One of the most common questions I get asked is how to make time to draw.
Or, how do you maintain momentum with your drawing? You know. That situation where you get excited, rush out and buy your materials, get going but then run out of steam because you can’t find the time to actually keep going? You then, ironically resent the fact that you cannot complete what you were so excited to start.
Lacking enough time has become our cultural mantra that we chant over and over to ourselves. Being a creative too it can sometimes feel as if time is against you.
What frustratingly compounds this issue further when it comes to drawing or creativity is our cultural conditioning. Art and drawing is a hobby. A hobby is what we do when we have the spare time not as part of our day to day activity.
And it is “spare” time we lack.
We then enter a vicious spiral where believing we lack the time we bury our creative potential deeper than it should ever go within ourselves.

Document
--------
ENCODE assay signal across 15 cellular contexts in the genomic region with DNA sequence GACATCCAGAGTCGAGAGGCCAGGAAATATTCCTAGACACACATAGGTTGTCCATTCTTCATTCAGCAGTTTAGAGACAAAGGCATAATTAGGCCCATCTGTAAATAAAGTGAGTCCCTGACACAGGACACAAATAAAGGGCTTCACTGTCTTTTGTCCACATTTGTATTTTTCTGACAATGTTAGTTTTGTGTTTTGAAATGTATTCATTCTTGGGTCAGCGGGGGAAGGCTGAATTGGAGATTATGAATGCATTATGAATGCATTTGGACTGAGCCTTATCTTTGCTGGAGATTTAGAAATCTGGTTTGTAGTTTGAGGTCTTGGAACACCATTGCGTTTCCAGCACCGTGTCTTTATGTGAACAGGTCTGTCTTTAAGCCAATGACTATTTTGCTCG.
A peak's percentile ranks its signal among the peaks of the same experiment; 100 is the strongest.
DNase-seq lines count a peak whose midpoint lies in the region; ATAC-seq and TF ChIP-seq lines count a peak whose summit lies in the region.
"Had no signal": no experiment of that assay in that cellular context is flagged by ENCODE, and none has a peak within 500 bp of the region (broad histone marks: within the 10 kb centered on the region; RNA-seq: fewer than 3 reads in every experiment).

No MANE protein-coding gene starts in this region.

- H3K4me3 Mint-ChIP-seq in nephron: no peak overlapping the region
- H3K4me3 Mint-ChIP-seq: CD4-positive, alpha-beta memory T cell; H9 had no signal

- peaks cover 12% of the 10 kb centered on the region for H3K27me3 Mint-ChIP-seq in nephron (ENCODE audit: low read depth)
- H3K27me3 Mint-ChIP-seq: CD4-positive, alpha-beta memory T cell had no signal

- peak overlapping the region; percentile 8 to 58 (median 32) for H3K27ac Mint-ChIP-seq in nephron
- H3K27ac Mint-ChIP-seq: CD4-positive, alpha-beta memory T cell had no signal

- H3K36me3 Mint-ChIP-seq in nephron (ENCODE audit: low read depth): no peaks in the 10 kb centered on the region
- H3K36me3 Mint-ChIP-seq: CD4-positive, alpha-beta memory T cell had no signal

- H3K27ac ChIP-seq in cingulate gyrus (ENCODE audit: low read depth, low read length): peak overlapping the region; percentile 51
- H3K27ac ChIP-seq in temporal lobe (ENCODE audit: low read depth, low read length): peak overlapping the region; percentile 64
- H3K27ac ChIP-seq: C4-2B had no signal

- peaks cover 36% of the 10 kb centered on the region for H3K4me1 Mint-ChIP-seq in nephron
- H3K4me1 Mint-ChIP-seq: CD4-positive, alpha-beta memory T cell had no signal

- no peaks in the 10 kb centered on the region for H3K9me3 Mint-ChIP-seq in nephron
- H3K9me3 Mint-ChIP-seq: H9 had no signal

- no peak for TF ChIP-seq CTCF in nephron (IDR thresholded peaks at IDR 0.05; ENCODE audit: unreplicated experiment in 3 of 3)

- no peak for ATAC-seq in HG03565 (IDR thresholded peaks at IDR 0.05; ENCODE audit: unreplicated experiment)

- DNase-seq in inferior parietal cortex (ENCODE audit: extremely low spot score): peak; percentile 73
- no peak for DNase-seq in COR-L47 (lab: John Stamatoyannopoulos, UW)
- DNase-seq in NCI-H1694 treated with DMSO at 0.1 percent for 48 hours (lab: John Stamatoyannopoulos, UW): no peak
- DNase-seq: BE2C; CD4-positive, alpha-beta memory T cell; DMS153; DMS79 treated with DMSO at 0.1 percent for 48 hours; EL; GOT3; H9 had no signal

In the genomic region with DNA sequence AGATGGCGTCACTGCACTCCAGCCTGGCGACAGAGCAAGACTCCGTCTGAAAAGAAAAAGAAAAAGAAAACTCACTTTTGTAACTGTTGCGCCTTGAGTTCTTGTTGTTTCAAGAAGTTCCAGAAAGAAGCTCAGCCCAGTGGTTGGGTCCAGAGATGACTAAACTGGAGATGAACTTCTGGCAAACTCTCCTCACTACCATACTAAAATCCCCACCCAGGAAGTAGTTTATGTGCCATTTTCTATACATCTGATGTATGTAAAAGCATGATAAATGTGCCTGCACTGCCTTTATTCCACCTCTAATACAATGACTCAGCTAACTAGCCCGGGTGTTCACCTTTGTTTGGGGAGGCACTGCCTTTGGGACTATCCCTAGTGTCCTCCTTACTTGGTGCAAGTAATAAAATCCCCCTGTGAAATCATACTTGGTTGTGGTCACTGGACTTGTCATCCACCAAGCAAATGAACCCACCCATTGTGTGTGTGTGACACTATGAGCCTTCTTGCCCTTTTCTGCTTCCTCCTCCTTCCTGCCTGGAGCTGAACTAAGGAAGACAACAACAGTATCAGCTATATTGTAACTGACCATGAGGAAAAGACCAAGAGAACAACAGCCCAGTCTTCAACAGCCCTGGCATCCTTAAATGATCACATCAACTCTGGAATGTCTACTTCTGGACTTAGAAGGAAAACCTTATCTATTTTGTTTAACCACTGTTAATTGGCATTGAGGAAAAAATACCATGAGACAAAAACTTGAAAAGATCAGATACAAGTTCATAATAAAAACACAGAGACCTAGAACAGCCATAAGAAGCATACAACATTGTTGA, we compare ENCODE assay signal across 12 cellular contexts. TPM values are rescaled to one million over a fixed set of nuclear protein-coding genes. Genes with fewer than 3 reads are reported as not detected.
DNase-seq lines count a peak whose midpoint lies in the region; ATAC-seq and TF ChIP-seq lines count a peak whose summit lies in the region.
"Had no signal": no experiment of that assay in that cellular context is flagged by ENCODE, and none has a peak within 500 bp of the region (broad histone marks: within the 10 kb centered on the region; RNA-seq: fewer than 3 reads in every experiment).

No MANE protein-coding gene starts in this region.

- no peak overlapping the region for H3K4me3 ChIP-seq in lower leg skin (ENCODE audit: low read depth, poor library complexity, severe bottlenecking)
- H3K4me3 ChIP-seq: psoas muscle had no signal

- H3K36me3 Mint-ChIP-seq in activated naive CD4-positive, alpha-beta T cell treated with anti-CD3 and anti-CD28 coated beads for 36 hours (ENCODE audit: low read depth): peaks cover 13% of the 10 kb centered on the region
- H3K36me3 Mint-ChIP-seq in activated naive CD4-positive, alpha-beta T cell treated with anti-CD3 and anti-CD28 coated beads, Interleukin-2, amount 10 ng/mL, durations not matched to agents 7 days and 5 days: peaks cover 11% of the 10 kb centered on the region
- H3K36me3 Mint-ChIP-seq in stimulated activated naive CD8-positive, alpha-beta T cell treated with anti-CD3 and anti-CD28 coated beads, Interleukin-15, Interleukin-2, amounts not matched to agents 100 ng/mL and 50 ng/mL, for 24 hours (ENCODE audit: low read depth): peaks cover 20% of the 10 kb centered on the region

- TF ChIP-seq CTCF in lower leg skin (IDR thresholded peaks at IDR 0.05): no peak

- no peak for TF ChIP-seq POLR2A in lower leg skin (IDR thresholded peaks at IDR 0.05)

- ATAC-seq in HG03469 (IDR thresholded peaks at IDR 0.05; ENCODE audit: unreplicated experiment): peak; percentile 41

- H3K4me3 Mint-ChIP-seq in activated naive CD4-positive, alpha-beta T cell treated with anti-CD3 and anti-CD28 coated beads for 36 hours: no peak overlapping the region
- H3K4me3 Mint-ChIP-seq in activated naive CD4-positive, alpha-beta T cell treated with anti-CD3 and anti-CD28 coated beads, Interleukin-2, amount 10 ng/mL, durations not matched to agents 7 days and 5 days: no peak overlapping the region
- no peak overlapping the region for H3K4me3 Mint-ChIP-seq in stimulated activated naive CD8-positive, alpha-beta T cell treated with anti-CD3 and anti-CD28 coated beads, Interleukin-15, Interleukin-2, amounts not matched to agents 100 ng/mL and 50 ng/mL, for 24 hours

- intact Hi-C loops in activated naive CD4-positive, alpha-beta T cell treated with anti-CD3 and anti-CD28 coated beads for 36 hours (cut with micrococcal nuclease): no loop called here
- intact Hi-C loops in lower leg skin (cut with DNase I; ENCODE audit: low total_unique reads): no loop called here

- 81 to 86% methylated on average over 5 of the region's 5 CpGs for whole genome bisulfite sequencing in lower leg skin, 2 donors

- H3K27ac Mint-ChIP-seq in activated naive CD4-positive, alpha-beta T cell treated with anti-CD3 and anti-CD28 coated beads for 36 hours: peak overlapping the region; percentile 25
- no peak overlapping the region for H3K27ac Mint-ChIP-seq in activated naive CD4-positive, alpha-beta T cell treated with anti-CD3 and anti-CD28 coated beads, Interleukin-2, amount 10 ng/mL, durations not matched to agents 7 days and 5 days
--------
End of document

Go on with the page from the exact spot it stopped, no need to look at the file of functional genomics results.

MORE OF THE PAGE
What if there was a way though? What if you could circumnavigate your approach and learn how to make the time to draw?
“The bad news is that time flies. The good news is that you’re the pilot!” Michael Althsuler
What a great quote. If I were to pilot my time how would I do it?
There are two things at play behind how to make the time to draw. The first revolves around our mindset and relationship with time itself and how we use it to serve us rather than the other way round. The second is around the practical steps you can put in place to make room for what you value.
The Question of Value!
Let’s take a look at personal values.
Making more time to draw is deeply rooted in how much you value being creative. If you value something deeply enough the urgency to prioritise it kicks in. I’m not going to foray into what your sense of purpose is but I know that connecting to your creativity will absolutely serve you in discovering it.
The problem is that many of us don’t define in enough detail the value of creativity. If we weren’t so obsessed with the premise that we have to always reach a destination (such as a productive outcome) perhaps we would appreciate the journey we are on and what we learn from it more.